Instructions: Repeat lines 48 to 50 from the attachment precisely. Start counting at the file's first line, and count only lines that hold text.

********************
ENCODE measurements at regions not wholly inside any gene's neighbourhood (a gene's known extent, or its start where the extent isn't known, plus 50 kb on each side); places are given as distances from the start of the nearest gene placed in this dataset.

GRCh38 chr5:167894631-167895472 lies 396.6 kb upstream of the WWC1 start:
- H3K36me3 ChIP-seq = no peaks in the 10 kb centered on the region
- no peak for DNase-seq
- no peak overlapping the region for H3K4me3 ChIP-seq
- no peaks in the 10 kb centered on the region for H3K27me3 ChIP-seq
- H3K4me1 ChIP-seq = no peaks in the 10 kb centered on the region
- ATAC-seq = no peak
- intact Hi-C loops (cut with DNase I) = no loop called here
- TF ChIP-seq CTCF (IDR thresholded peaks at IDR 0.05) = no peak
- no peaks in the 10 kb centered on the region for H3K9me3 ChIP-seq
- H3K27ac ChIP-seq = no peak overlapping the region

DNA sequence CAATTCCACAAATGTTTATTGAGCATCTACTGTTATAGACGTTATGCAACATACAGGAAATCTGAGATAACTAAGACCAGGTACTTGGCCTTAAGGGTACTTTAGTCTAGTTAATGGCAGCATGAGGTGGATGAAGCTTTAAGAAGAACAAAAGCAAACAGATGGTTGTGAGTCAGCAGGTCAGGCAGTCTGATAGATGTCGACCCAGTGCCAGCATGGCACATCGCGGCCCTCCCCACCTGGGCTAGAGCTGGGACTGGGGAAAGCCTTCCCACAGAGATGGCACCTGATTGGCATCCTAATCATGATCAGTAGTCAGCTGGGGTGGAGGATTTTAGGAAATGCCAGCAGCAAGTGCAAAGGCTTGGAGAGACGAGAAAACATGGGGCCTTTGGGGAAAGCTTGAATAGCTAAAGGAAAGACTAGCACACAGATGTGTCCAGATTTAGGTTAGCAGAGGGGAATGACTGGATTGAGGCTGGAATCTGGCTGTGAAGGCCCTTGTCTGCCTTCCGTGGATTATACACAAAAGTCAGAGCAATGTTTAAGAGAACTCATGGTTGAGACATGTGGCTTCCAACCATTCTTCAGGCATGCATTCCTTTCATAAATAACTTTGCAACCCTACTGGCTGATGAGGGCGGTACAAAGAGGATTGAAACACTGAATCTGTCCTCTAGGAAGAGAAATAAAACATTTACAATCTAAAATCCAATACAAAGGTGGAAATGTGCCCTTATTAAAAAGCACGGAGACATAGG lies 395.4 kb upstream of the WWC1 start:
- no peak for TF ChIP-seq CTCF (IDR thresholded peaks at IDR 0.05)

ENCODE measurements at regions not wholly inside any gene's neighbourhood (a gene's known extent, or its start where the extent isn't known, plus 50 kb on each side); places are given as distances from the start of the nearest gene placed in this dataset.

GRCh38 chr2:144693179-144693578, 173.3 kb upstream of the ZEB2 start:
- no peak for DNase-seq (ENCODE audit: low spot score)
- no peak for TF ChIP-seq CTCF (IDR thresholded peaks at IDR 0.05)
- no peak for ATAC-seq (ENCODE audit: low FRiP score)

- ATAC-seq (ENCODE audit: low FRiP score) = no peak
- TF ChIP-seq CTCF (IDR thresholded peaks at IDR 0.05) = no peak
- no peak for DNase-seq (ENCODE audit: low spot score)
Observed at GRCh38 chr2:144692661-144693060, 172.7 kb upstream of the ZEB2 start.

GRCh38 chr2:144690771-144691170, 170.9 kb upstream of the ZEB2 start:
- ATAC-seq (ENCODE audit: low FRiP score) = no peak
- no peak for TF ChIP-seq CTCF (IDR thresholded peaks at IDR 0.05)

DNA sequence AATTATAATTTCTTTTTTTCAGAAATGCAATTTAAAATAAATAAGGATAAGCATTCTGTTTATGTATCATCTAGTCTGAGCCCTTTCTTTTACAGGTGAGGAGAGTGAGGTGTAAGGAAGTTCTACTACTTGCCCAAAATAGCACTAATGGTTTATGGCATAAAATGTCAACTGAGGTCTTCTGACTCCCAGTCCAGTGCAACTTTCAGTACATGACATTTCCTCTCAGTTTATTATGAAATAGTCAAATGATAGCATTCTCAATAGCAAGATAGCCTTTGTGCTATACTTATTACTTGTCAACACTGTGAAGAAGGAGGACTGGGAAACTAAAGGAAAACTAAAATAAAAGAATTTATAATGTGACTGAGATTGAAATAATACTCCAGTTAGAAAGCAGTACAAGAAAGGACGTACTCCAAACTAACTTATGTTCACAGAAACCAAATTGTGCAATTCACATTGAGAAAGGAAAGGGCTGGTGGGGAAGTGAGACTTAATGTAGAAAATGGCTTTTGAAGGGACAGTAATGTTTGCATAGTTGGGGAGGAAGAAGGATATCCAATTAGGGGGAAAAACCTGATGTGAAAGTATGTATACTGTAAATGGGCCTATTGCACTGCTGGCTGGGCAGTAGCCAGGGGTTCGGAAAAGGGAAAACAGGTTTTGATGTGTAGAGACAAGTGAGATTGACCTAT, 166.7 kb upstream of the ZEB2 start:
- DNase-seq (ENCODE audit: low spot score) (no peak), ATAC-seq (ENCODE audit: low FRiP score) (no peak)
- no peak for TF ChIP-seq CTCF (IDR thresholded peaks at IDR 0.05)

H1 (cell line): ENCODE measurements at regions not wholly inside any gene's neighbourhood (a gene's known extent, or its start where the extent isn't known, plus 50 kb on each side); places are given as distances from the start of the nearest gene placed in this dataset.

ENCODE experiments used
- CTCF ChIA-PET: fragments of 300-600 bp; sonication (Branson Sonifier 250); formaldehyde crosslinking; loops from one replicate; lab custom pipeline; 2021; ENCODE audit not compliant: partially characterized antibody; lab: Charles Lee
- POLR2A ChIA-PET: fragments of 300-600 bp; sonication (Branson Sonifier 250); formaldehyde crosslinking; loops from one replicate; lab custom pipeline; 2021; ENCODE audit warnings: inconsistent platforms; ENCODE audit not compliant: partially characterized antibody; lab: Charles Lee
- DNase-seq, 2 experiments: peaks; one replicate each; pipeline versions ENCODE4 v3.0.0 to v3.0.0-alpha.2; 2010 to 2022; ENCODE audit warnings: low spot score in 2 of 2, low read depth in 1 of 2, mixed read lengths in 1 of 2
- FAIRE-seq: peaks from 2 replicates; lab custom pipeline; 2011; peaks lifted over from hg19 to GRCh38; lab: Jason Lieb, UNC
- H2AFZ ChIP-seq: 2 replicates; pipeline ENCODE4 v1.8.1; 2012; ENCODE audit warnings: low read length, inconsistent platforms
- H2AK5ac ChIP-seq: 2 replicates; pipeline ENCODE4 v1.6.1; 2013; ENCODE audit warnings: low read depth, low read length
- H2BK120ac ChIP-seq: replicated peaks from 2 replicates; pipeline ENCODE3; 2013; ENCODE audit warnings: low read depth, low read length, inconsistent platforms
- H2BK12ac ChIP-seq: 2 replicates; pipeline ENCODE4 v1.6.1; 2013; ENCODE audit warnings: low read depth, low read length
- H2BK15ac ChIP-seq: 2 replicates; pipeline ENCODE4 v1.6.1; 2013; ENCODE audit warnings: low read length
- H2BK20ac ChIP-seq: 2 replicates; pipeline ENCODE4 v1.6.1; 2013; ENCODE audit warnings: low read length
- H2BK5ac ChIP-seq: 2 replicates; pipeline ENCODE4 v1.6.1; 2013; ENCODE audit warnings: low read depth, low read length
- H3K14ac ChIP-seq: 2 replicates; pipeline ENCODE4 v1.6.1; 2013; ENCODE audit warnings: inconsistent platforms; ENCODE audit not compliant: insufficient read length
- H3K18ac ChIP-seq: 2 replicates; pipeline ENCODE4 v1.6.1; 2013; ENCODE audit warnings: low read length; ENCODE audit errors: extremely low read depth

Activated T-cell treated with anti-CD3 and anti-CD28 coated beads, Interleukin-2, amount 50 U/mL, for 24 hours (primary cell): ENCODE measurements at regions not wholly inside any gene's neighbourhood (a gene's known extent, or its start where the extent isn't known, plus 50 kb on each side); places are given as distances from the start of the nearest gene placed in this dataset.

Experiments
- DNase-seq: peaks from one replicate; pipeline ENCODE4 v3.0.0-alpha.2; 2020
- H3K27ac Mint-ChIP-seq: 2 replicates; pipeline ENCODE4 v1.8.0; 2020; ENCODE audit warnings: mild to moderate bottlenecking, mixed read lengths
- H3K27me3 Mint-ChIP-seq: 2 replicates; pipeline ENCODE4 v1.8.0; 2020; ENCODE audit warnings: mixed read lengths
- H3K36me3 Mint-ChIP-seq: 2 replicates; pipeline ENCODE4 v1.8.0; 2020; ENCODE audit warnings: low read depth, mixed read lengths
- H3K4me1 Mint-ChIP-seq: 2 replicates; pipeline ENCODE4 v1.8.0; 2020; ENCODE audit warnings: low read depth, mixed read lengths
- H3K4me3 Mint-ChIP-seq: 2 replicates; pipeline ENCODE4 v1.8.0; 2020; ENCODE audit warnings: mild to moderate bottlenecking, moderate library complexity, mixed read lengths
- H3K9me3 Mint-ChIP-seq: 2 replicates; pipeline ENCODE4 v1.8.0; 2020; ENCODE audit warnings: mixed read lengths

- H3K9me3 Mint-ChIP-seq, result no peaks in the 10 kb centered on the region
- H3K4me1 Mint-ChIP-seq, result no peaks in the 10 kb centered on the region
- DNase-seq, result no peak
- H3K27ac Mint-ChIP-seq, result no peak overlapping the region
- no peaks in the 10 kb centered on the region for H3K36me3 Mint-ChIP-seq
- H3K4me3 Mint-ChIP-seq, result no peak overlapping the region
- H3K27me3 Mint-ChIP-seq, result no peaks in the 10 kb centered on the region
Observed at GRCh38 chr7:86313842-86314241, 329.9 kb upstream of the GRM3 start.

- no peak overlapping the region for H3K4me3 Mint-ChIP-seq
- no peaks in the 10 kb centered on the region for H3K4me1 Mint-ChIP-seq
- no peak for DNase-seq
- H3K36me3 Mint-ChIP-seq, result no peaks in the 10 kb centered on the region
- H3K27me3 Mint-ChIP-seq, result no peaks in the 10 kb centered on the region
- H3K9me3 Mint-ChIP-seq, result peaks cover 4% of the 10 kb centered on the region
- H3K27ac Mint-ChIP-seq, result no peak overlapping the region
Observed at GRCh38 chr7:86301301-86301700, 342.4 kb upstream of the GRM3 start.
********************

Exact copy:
- H3K27ac Mint-ChIP-seq: 2 replicates; pipeline ENCODE4 v1.8.0; 2020; ENCODE audit warnings: mild to moderate bottlenecking, mixed read lengths
- H3K27me3 Mint-ChIP-seq: 2 replicates; pipeline ENCODE4 v1.8.0; 2020; ENCODE audit warnings: mixed read lengths
- H3K36me3 Mint-ChIP-seq: 2 replicates; pipeline ENCODE4 v1.8.0; 2020; ENCODE audit warnings: low read depth, mixed read lengths